At Indonesian city nearest epicenter, aid begins to arrive

Bodies being gathered up, but no one provides food

Asia Disaster

December 31, 2004|By Michael A. Lev | Michael A. Lev,CHICAGO TRIBUNE

MEULABOH, Indonesia - Four days after the killer tsunami swept away a large portion of this city of 30,000 people, aid is only beginning to arrive.

The death toll is unknown, but according to military estimates there are 4,000 bodies and 7,000 missing.

The quake and tsunami were known to have killed many in the provincial capital, Banda Aceh, and relief efforts had begun in greater earnest there.

But Meulaboh, the city closest to the quake's epicenter, was the question mark. For days after the disaster, no one could reach the city, even by helicopter.

On Thursday the first serious assistance began. Navy medics arrived. The army, which is in charge of security, organized a band of 30 volunteer civilians in T-shirts and baseball caps to comb the streets for the dead.

But there were still no aid workers to provide food.

Eddy Sutrisono, 43, who owns a ceramic tile shop in Meulaboh, said some supplies had been dropped by helicopters but were quickly snapped up. "It was like feeding dogs," he said. "It was first-come, first-served."

In Banda Aceh, a United Nations official was at the airport to coordinate the arrival of aid, and numerous cargo jets from other parts of Indonesia and from Singapore were landing to deliver goods.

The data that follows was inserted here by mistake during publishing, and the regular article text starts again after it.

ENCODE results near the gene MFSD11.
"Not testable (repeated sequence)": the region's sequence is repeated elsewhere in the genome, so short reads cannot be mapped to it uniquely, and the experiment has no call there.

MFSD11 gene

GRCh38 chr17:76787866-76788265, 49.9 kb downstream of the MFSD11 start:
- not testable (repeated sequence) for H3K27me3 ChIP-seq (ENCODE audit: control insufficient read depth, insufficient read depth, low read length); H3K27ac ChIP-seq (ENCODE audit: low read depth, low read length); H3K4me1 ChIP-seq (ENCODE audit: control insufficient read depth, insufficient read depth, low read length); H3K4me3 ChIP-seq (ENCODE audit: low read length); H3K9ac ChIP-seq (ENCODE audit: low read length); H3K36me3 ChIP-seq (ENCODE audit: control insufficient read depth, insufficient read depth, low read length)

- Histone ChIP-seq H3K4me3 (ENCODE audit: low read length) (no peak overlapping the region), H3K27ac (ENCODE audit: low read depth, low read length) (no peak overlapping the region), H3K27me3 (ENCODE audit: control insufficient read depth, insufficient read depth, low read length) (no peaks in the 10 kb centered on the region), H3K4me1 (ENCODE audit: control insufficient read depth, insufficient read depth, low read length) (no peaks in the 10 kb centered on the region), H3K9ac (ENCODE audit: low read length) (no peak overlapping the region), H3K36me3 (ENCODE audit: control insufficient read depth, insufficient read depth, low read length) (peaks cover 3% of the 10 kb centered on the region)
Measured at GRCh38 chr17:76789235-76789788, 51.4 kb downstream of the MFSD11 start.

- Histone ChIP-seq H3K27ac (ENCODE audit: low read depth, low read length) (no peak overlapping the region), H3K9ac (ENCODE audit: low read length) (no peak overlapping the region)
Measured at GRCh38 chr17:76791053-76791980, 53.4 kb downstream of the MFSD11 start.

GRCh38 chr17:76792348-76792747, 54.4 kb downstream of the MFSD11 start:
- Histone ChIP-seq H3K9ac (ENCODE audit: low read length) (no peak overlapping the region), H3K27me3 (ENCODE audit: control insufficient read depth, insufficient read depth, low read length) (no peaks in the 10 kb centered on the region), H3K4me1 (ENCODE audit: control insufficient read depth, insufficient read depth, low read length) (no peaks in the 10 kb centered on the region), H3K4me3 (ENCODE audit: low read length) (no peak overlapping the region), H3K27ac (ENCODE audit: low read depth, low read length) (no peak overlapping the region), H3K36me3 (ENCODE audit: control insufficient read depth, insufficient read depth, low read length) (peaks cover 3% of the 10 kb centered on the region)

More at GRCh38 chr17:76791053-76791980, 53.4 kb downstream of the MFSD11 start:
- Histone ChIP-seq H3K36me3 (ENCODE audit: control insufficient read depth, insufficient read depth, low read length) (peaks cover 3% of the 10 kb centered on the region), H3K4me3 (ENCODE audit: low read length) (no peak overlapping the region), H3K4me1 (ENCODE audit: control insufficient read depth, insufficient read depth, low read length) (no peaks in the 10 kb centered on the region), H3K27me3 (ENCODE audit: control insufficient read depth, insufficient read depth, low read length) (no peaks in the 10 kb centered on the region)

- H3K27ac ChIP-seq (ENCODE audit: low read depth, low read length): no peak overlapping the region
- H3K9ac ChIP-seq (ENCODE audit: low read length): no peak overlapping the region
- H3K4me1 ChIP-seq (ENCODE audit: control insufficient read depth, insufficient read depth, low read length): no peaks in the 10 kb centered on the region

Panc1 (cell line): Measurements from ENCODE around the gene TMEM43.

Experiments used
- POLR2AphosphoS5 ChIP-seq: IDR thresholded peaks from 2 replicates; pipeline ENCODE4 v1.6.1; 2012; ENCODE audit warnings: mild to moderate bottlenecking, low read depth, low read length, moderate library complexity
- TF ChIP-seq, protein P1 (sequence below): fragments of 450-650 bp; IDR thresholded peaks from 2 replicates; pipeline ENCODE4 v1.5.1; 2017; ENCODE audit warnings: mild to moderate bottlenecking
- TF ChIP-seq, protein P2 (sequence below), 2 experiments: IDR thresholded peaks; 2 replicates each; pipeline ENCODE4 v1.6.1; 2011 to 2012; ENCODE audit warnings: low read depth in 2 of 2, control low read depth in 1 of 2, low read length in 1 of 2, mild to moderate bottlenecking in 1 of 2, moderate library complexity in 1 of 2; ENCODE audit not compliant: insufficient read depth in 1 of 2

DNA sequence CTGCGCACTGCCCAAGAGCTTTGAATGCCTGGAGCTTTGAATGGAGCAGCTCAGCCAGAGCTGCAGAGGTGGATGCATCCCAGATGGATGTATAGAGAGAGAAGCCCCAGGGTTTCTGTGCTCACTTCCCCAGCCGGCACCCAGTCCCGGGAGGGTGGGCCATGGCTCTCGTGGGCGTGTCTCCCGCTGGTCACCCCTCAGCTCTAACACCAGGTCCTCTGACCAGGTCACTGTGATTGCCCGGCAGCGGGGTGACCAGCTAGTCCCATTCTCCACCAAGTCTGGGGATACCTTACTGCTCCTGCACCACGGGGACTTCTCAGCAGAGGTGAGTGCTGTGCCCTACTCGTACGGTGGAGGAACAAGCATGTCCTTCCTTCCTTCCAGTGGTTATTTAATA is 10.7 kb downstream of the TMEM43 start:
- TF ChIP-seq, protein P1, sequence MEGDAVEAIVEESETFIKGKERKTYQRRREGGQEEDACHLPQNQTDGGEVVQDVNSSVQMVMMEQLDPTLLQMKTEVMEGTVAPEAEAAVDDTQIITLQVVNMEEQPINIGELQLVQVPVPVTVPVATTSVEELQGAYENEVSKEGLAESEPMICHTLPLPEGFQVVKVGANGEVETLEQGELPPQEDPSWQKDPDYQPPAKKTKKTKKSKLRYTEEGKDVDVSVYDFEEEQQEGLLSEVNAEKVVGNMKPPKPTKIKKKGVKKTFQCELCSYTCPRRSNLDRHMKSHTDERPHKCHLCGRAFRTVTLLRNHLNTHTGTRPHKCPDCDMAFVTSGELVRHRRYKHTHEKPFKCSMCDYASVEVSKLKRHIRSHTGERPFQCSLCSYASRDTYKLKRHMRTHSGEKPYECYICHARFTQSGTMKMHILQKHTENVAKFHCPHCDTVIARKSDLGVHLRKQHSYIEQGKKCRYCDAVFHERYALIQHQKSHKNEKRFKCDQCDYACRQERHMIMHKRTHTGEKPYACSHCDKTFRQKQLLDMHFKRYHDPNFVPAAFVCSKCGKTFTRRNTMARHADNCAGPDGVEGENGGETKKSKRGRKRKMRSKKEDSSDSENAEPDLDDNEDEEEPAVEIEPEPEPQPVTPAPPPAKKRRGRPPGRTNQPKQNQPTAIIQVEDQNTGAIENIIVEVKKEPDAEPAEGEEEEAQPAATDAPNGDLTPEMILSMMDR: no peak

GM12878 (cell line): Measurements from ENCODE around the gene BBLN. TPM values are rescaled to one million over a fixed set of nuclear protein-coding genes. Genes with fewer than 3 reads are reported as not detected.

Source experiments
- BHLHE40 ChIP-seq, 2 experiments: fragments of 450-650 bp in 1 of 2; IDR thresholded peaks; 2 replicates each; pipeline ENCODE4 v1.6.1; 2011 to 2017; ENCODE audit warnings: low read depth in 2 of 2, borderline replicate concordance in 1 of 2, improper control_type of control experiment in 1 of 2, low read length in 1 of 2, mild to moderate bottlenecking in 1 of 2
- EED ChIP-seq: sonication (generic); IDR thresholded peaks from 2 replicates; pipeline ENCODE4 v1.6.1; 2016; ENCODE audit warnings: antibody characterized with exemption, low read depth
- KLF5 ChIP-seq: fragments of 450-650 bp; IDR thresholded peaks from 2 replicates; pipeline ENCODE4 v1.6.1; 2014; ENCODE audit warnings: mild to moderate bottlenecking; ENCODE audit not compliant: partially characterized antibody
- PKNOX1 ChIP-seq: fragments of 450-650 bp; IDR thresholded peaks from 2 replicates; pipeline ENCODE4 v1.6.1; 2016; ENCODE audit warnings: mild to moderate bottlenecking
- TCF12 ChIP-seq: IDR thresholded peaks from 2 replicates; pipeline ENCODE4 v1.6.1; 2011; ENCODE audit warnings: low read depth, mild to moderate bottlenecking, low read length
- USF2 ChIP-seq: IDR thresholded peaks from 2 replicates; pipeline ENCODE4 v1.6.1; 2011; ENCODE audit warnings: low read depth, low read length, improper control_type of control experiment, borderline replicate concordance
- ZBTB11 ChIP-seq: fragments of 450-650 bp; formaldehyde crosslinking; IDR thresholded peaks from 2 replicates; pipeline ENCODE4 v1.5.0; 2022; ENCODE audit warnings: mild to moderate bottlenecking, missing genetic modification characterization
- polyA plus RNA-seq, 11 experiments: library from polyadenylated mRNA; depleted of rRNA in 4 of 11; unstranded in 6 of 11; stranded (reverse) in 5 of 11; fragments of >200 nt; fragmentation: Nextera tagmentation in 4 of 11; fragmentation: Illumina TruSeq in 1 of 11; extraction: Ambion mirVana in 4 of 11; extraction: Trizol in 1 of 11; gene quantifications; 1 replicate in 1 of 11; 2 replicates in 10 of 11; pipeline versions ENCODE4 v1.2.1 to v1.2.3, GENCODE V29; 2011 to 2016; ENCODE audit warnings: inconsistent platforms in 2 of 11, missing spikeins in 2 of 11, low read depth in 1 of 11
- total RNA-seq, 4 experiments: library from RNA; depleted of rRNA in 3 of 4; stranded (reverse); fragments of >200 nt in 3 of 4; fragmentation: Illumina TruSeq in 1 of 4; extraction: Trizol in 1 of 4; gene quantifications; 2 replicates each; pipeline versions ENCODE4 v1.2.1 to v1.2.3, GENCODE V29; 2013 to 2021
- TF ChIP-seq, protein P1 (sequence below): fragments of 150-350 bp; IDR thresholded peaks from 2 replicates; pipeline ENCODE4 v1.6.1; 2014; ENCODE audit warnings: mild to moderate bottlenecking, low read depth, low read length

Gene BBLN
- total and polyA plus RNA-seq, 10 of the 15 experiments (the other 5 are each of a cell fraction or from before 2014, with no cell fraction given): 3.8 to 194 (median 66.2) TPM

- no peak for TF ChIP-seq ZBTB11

But Meulaboh, which had no electricity or phone service, got scant attention. The lack of help was puzzling because the road from the south was passable, with some ingenuity.

A two-day trip by road found only a series of three knocked-out bridges preventing a clear shot to the city. Local residents jury-rigged rafts to get motorcycles and pedestrians across.

Survivors in Meulaboh said that after the 9.0 magnitude earthquake struck, the tsunami came as a deadly sucker punch.

Military personnel rushed downtown to deal with the quake, only to be washed away when the tsunami arrived.

Fishermen were amazed to see the sea recede 40 yards after the quake, and they ran into the seabed to collect fish, unaware that the receding water was a sign of the huge waves to come. When the tsunami struck, they, too, were swept away.

Three waves smashed into Meulaboh, inundating its downtown and destroying a suburban village. Fishing boats, tossed like toys, were deposited on the city's main road. Storefronts were punched in.

"The water came with the speed of an airplane," Sutrisono said. Most of his family was at home and survived, but his eldest son was away at breakfast and never returned. His family rushed up to the roof to save themselves.

Among the rubble on one side street lay the bodies of five adults, twisted and filthy, in pools of fetid water. In the middle of the street, the body of an infant was placed carefully on the top of a cardboard box. A few yards down was the body of a child placed on top of a door.

Elsewhere in the city, thousands of survivors clogged another street, walking or on bikes, attempting to get home, to leave the area or to get help.

Syaifuddin Abdulla said he lost his sister, her husband and other relatives in the destruction of the village of Lho Nga, seven miles from Banda Aceh:

"If you go there, bodies are still on the road. Any reported death toll would be understated. Whole families are missing. Who would report them?"

The Chicago Tribune is a Tribune Publishing newspaper.

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